Football coaches understand the influence they have over others. The influence and impact that coaches can have on their players’ lives, their school and their community, are often the primary reason they took the job in the first place. Coaches embrace the valuable life lessons that only football can offer – the benefits of discipline, the value of hard work, teamwork, sacrificing individual achievement for the greater good, pushing the boundaries of your limitations and carrying yourself as a representative of a school and community – are all acquired tools that ultimately help young athletes for the rest of their lives.Perhaps the greatest influence a coach has on student-athletes, however, stems from providing the mental training and physical techniques needed for dealing with and fighting through adversity. Adversity is an eventuality for all human beings, but it is in this area where football coaches can uniquely use the characteristics inherent to football participation and offer valuable guidance to impressionable, developing young men.
Andy Lowry, head football coach at Columbine High School in Littleton, Colo., saw the entire nature of his football program, as well as his very role as a known community figure, change forever on April 20, 1999, when a horrific school shooting perpetrated by two Columbine students, took the lives of 13 people (12 students and a teacher). It marked one of the most tragic events in United States history.
But where others succumb to being labeled a victim of circumstance, Lowry’s story tells the riveting tale of a man who dug deep within himself, and his religious faith, during a pivotal moment in time, to find the inner strength to teach his players how to embrace their role in history and overcome adversity. It’s part of the reason Lowry won the 2012 AFCF Power of Influence Award – an award that has grown in notoriety and is now officially presented by TeamSnap during the general session of the AFCA Convention.
“It went from a beautiful Tuesday morning, to utter chaos,” says Lowry. “I can’t explain the fear, disbelief and utter confusion we felt inside Columbine High School that day while the shooting was happening.
“The fire alarms were so loud that you couldn’t even think straight. And with the noise levels at that volume, no one could communicate with each other at all. All we knew is that there was more than one person inside the school shooting kids. That was real. It was happening.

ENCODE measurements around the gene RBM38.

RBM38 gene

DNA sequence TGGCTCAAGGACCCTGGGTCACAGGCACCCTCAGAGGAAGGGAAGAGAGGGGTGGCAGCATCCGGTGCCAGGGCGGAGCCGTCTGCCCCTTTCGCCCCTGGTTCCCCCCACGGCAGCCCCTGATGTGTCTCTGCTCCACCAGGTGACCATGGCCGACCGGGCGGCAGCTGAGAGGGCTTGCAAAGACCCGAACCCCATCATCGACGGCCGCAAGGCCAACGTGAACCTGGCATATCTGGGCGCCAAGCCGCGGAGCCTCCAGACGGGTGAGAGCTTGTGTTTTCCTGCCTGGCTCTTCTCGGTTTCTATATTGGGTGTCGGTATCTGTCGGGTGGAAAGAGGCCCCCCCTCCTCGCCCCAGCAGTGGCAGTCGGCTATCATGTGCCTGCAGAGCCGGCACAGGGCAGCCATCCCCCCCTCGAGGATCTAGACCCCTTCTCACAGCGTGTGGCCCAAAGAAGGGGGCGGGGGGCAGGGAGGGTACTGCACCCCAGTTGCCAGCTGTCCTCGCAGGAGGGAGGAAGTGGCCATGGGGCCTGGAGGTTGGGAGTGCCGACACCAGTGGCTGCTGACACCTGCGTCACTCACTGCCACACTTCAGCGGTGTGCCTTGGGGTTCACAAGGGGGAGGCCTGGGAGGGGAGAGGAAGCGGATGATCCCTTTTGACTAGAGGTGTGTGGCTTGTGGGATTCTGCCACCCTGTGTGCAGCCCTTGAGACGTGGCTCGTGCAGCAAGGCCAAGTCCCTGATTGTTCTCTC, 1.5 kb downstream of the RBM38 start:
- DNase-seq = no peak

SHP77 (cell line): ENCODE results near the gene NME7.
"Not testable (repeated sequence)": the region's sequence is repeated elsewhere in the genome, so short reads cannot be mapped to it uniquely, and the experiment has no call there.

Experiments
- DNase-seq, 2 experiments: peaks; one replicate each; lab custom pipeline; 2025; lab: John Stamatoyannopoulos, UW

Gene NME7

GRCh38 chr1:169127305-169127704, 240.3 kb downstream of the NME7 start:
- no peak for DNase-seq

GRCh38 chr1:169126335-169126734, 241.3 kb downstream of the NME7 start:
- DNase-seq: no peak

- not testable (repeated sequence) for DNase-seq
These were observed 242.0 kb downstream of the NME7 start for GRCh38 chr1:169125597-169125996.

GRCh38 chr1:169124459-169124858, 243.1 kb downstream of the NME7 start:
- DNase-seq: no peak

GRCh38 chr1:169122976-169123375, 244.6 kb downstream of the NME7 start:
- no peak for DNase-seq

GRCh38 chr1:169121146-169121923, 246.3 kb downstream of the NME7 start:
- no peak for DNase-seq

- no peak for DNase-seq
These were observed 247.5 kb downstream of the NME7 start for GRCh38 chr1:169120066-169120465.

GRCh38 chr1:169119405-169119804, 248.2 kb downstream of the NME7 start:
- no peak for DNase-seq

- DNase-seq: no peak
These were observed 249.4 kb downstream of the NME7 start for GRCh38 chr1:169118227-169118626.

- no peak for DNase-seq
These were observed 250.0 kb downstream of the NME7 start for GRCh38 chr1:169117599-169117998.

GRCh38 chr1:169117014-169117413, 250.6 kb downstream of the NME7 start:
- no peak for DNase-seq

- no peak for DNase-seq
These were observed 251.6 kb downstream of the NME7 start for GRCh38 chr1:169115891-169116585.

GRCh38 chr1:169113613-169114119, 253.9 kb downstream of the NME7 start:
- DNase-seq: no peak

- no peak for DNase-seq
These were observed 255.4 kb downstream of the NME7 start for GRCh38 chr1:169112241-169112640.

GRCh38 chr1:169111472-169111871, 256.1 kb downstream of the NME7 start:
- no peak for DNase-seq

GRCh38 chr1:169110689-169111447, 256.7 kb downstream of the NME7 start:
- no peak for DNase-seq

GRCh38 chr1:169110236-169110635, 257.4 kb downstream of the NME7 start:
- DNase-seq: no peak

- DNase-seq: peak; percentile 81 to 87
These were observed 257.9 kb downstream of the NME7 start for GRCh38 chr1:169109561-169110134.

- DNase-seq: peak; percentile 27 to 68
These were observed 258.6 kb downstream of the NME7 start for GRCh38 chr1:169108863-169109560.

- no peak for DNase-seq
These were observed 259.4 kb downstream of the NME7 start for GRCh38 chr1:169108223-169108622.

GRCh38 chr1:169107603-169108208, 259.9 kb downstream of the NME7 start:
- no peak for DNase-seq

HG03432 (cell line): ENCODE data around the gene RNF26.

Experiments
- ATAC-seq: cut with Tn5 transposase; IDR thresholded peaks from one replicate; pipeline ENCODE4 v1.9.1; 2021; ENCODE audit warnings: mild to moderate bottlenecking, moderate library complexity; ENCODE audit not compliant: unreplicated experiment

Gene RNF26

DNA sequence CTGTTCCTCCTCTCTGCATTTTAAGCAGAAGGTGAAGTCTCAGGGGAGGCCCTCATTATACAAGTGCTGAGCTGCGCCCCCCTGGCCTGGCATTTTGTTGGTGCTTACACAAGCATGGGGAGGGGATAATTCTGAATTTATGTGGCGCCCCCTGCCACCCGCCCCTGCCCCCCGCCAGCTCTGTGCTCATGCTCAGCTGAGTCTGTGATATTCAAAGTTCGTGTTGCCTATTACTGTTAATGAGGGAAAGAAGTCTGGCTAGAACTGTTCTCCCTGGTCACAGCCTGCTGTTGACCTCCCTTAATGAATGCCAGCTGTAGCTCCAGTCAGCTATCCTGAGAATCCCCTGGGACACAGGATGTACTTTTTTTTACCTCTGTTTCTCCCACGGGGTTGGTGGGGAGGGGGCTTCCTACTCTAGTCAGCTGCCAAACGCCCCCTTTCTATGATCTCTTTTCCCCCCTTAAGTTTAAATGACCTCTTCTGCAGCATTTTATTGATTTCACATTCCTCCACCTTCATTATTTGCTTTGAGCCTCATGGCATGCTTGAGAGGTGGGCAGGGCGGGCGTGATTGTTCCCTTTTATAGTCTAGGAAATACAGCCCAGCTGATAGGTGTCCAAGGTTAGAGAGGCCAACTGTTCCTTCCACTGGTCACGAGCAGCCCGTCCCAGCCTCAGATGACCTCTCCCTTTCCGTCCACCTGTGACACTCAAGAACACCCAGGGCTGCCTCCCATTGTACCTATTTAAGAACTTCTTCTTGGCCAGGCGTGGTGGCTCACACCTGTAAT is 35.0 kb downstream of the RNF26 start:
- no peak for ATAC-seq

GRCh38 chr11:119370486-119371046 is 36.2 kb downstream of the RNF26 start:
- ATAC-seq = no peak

“From there, everything else was up in the air. False information was spreading among everyone. There were rumors that there were 6 to 8 shooters,
additional gunmen on the roof who were shooting people as they came out of the school. No one knew the reality of the situation. It was all so surreal.”
As the terror and fear of that day passed, the next several days ushered in the brutal reality of what had happened, which led to despair and deep sorrow. In an unimaginable twist, the weeks that followed offered a second blow to the collective stomachs of Columbine’s football program.
“There’s something about our culture today, where we need to find answers,” says Lowry. “As a society, we seem to need to find somewhere to point the finger of blame. We want a reason why something happens.
“We can’t accept the fact that sometimes evil just happens. Sometimes there are no answers for evil and hatred. But our culture has a hard time accepting that.”
In the weeks following the shooting, Lowry says that the national media swarmed the Littleton area. He says that the media tried to find answers for why the school shooting had occurred, and in that search for a logical explanation, they looked into rumors of bullying and investigated the student- athletes of Columbine, specifically the football players.
“The media ran stories blaming my football players as the root cause of the shooting,” says Lowry. “Theories on football players bullying the shooters began to surface, theories which were completely untrue and unfounded.
“These stories surfaced out of the blue, without a shred of evidence, and later, when they were proven false, no retraction was ever published.
“It was astonishing and heartbreaking. My players were still in mourning, as we all were. They lost friends. They saw gruesome things that no kid should ever see in a school. We lost a sophomore football player. We were going to funerals. No one felt safe. We were just reeling. Our emotional and physical wounds weren’t even scabbed-over yet, and the media was picking those wounds raw.
“It is not an exaggeration to say that in the weeks following the shooting, that the national media did as much damage, and caused as much
harm to the people of Littleton, as the shooters did.”
Lowry says the mistreatment of his players by the national media triggered an instinctive reaction to over-protect his players. A reaction that ultimately proved unnecessary, as the bond forming at Columbine began to grow noticeably.